Wednesday, October 27, 2010
Many birds were believed to carry dead souls or were dead people incarnate. The belief in transmigration of human souls goes back to ancient times. Often these bird souls would come back with a message or warning.
The Storm Petral also known as ‘Mother Carey’s Chickens’ contained the souls of dead seamen who came to warn their brethren of approaching storms. Seagulls were regarded as the repositories of dead souls and were not to be harmed.
Back on land, when Sedge Warblers sang at night and particularly at midnight, their voices were believed to be those of dead babies who chose to return temporarily from the otherworld to sing, to soothe the hearts and minds of their poor grieving mothers.
Magpies were regarded as the repositories of the souls of evil minded or gossiping women.
Swans contained the souls of virtuous women and they had the capability of turning back into human form.
The Linnet was thought to contain an unhappy soul that was trapped in the other world.
The Seven Whistlers.
These were said to be seven birds, flying together by night, whose cries forebode disaster. Belief in them was fairly common among seamen this being a risky occupation where whistling was thought to be unlucky. Sometimes the Whistlers were said to be the spirits of the dead, especially those who had themselves been fishermen, returning to warn comrades of danger; when they were heard, one must at once stop work and return home, otherwise lives would be lost. Even those who knew the cries were in fact those of curlews and similar birds still dreaded the sound, and would not go out until the next day.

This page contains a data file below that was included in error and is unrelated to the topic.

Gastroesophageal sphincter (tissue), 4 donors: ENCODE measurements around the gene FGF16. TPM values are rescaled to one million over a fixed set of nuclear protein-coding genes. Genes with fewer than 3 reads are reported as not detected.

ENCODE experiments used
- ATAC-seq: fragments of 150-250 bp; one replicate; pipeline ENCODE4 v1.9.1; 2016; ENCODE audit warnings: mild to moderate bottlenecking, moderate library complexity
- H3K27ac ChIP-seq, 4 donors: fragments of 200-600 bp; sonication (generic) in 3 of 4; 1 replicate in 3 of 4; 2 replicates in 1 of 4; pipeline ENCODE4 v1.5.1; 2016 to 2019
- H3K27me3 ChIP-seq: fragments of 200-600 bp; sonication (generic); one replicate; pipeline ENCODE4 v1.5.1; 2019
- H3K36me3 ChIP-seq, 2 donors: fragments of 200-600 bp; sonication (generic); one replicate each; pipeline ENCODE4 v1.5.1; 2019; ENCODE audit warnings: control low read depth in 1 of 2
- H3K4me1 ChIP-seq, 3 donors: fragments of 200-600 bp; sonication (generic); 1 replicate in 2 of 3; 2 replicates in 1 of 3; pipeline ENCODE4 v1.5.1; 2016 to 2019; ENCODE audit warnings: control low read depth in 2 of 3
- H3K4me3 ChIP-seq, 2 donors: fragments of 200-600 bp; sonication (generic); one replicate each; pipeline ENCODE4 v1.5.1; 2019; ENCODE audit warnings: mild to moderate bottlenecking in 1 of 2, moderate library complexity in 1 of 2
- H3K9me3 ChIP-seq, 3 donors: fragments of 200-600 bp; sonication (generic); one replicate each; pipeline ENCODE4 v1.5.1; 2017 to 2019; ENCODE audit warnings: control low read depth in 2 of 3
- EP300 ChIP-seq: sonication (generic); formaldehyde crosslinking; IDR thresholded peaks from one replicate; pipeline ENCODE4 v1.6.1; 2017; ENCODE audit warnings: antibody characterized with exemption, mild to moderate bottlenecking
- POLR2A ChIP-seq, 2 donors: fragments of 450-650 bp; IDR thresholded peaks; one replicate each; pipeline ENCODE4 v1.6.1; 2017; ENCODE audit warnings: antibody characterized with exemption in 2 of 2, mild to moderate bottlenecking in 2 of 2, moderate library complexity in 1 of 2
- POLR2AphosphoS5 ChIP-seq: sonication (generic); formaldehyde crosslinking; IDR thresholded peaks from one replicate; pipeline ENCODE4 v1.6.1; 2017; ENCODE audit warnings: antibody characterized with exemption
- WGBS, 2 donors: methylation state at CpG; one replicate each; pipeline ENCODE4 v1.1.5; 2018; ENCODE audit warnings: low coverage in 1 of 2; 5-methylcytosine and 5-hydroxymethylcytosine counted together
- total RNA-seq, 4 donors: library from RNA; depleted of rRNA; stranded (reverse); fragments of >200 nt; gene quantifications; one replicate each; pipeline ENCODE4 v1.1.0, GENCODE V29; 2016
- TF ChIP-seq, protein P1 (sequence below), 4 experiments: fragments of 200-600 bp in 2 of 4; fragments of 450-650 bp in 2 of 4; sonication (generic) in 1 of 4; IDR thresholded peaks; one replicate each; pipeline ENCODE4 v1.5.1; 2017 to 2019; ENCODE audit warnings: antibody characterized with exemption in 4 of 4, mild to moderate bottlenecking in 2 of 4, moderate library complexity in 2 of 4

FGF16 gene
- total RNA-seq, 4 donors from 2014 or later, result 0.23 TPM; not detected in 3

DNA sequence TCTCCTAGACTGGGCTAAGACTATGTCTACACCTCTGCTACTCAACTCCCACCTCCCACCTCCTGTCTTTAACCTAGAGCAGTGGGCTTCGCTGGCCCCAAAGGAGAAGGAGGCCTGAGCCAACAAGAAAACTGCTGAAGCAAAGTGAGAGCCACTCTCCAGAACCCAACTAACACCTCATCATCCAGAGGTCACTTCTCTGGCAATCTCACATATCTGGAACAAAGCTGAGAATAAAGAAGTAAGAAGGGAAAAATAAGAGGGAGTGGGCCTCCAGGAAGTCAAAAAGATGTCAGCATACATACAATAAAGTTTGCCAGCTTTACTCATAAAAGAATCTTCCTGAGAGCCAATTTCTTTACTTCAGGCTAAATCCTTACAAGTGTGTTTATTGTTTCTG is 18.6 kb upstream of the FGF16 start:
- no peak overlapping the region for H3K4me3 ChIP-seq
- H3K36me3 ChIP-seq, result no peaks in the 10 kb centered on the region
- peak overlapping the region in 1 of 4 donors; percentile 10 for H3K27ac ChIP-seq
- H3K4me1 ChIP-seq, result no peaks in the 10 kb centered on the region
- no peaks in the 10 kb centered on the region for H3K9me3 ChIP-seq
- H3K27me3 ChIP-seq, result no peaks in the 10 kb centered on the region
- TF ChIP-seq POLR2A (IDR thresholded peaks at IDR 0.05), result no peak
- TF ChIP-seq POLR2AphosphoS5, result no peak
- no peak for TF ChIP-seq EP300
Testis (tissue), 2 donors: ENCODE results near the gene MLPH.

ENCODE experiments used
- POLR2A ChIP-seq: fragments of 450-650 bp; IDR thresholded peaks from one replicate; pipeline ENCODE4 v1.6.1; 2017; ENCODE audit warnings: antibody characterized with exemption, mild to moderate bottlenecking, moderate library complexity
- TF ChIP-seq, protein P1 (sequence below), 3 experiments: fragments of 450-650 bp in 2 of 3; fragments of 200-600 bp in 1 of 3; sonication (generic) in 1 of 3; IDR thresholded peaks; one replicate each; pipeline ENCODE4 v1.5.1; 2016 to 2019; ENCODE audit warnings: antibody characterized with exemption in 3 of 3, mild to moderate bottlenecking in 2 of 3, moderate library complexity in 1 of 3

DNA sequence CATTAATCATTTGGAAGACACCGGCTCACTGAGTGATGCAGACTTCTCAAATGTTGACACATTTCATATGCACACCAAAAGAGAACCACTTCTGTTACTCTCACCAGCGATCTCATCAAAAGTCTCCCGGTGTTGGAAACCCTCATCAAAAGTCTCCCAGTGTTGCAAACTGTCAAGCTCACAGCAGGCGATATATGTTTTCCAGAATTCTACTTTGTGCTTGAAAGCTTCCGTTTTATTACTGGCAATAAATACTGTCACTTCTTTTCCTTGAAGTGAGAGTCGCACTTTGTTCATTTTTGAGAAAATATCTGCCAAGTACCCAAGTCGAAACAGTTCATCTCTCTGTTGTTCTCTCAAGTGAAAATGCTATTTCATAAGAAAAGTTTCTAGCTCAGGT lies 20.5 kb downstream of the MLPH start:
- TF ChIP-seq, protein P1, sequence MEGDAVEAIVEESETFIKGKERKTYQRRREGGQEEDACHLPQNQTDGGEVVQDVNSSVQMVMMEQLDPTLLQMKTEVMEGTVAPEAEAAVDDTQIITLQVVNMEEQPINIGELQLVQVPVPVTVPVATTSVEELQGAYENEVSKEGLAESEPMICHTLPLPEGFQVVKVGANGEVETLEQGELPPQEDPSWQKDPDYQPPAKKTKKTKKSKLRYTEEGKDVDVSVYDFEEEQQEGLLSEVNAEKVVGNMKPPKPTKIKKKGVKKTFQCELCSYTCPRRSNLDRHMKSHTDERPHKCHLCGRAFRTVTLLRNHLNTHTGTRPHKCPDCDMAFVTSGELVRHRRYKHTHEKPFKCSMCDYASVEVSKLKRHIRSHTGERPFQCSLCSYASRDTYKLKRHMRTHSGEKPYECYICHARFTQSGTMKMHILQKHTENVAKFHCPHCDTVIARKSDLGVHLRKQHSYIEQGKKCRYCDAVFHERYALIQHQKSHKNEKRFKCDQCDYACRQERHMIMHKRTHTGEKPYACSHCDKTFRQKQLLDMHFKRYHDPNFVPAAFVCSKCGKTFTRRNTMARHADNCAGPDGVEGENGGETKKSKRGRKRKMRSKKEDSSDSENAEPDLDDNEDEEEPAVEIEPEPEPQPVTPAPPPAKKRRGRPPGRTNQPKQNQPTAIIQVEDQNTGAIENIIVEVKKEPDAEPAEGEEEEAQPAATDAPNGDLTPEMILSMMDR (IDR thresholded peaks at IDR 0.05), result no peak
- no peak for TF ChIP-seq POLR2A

They were variations to this tale, they were said to be seven ghostly birds that presage death and disaster flying alongside the Bean sidhe.
Another variation suggested that the birds carry the grief stricken souls of unbaptised babies condemned to roam the skies forever (another one of those Christian stories).
Also known as the Sluagh. They were seen to fly in groups like flocks of birds, coming from the west, and were known to try to enter the house of a dying person in an effort to carry the soul away with them. West-facing windows were sometimes kept closed to keep them out. Some consider the Sluagh to also carry with them the souls of innocent people who were kidnapped by these destructive spirits.
The Lough Gur Hunt-Limerick.
This is a group of hounds that fly across the sky at night barking and howling. They presage death in the house of anyone who hears them. It’s possible that this story came about because the Barnacle/Canadian Geese flying overhead at night can make a sort of barking noise.
There are variations to this story across Europe, for example in England it is known as Gabriel’s Hounds. This is a spectral pack of hounds which travel across the sky at night led by a ghostly hunter. They are searching for the souls of people on their death beds.